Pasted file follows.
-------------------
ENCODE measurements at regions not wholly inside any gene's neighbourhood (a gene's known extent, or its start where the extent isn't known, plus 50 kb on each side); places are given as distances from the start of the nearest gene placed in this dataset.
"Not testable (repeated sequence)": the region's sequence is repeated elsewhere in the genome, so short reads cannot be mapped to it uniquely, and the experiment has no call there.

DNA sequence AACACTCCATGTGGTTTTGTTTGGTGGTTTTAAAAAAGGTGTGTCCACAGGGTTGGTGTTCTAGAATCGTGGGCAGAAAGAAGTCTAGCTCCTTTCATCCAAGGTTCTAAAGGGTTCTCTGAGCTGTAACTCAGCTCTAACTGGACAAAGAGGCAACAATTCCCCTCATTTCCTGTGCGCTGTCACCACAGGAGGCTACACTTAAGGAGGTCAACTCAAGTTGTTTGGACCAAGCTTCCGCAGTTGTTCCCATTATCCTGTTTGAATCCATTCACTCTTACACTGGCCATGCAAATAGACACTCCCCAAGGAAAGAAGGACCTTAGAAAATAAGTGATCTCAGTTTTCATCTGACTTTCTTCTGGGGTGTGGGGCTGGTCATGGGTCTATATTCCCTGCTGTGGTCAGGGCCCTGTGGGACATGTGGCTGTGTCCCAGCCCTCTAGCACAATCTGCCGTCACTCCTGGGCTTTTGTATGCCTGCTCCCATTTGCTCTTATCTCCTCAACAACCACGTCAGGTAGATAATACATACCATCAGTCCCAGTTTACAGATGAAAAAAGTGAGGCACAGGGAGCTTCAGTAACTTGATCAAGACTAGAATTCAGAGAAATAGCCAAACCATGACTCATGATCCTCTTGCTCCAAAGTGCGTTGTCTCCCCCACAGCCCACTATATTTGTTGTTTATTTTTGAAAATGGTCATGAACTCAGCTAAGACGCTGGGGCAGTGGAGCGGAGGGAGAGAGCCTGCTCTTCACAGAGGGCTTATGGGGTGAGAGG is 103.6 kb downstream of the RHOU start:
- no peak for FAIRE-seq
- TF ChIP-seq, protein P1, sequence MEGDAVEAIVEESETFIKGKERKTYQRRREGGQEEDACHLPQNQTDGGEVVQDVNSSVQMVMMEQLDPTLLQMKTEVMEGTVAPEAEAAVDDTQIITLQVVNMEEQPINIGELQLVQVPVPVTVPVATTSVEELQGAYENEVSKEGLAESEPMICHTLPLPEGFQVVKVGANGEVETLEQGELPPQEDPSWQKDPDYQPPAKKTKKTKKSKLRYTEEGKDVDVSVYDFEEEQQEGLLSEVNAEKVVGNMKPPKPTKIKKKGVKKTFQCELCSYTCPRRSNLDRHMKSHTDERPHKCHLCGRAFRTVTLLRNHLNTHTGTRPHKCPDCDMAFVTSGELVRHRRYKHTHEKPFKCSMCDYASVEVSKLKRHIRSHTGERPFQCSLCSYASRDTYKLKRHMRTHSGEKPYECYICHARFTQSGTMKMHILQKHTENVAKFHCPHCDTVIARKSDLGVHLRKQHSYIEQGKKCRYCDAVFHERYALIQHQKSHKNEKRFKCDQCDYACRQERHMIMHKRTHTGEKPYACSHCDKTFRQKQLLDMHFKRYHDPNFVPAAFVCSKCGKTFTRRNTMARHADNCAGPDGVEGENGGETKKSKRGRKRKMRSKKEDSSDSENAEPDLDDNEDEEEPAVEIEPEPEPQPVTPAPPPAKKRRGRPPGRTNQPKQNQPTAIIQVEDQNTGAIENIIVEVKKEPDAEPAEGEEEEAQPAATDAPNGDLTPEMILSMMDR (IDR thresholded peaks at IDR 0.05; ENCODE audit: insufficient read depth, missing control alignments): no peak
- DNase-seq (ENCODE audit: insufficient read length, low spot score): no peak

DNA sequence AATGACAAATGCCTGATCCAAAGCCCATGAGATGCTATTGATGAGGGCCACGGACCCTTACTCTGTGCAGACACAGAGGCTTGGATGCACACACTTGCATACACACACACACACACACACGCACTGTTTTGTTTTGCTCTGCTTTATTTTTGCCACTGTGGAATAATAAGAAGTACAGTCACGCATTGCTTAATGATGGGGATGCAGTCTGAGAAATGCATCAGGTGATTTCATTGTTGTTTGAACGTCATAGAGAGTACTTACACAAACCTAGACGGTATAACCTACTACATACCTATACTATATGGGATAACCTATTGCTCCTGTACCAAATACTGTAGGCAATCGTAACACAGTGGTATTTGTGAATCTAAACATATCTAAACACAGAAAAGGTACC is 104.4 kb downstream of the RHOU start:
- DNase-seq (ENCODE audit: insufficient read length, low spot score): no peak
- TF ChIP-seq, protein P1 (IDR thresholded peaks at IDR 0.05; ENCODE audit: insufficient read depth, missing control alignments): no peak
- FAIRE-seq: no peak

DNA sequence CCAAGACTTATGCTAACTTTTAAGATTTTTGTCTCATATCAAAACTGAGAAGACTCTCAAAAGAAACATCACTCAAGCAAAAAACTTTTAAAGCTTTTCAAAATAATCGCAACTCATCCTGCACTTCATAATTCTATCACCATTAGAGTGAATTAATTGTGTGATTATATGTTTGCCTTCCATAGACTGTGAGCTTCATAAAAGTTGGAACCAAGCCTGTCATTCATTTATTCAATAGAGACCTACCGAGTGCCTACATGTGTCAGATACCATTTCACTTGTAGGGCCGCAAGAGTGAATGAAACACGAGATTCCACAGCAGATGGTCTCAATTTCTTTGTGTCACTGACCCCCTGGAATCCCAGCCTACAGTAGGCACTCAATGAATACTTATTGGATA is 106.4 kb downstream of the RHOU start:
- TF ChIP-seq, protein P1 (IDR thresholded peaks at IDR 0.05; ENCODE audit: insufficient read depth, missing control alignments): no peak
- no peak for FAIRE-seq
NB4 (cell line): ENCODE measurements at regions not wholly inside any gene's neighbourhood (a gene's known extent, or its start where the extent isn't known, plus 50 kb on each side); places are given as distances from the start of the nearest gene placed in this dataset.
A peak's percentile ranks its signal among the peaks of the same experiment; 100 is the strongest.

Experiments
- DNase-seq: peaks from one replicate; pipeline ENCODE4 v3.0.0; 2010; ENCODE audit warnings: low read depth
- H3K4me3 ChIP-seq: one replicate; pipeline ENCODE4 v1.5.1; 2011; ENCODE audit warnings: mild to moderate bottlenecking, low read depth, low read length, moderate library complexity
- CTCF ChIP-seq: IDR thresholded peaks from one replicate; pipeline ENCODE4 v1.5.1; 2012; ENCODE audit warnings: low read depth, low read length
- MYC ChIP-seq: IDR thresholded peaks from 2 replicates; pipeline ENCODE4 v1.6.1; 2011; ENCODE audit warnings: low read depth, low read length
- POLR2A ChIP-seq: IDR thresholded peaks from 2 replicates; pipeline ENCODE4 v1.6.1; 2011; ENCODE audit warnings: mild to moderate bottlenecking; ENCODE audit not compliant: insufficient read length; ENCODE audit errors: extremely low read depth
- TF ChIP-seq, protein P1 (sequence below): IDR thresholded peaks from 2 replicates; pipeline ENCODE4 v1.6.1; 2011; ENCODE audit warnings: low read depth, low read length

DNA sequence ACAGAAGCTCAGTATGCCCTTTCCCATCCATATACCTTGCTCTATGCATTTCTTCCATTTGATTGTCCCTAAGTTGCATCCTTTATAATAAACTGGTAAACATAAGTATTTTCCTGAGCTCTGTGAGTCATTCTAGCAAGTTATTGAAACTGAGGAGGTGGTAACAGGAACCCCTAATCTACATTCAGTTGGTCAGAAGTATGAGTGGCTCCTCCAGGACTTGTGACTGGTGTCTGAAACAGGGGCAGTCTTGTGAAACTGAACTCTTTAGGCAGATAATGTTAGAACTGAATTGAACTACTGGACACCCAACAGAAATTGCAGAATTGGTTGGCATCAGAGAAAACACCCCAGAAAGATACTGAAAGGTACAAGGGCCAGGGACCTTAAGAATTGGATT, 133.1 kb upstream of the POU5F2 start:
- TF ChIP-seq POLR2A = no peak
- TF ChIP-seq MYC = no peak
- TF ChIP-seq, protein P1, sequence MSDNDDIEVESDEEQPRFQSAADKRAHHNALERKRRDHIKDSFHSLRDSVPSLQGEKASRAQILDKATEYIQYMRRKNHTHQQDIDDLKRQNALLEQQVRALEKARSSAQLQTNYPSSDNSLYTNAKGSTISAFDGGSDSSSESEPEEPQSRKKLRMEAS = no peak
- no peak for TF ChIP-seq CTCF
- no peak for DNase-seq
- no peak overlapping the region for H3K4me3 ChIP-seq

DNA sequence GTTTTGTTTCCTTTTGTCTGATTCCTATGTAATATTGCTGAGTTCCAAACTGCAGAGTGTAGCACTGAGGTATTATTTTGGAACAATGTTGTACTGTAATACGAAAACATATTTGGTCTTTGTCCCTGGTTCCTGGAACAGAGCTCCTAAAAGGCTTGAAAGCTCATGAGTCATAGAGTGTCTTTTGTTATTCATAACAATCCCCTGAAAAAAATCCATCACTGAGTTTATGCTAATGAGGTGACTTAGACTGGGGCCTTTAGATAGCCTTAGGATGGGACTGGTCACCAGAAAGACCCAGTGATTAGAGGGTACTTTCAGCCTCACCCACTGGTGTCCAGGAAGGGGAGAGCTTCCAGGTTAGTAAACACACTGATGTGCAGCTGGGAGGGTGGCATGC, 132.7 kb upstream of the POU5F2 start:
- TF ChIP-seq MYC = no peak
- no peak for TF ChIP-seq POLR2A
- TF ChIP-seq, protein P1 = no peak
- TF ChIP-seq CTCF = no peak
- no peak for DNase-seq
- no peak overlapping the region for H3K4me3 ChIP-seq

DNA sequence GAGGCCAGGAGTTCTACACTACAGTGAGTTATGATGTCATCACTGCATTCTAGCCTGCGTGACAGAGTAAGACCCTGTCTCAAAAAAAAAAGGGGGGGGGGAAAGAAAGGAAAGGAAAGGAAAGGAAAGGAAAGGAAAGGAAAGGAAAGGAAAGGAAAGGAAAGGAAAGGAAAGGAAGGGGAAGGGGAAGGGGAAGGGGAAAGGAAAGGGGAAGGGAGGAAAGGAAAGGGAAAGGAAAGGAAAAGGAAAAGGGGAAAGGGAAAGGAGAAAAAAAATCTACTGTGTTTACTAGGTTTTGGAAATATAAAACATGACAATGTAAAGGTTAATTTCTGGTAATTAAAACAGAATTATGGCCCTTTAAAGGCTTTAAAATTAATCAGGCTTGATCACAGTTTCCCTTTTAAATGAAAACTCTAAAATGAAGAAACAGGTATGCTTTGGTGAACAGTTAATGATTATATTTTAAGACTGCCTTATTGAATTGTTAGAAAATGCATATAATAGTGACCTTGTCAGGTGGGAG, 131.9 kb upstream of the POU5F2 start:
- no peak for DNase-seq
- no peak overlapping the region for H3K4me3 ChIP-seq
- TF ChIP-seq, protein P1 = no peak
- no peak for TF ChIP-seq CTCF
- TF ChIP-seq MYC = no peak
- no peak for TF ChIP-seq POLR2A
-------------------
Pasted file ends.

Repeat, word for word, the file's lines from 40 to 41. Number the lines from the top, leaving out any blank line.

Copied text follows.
- TF ChIP-seq, protein P1 = no peak
- no peak for TF ChIP-seq CTCF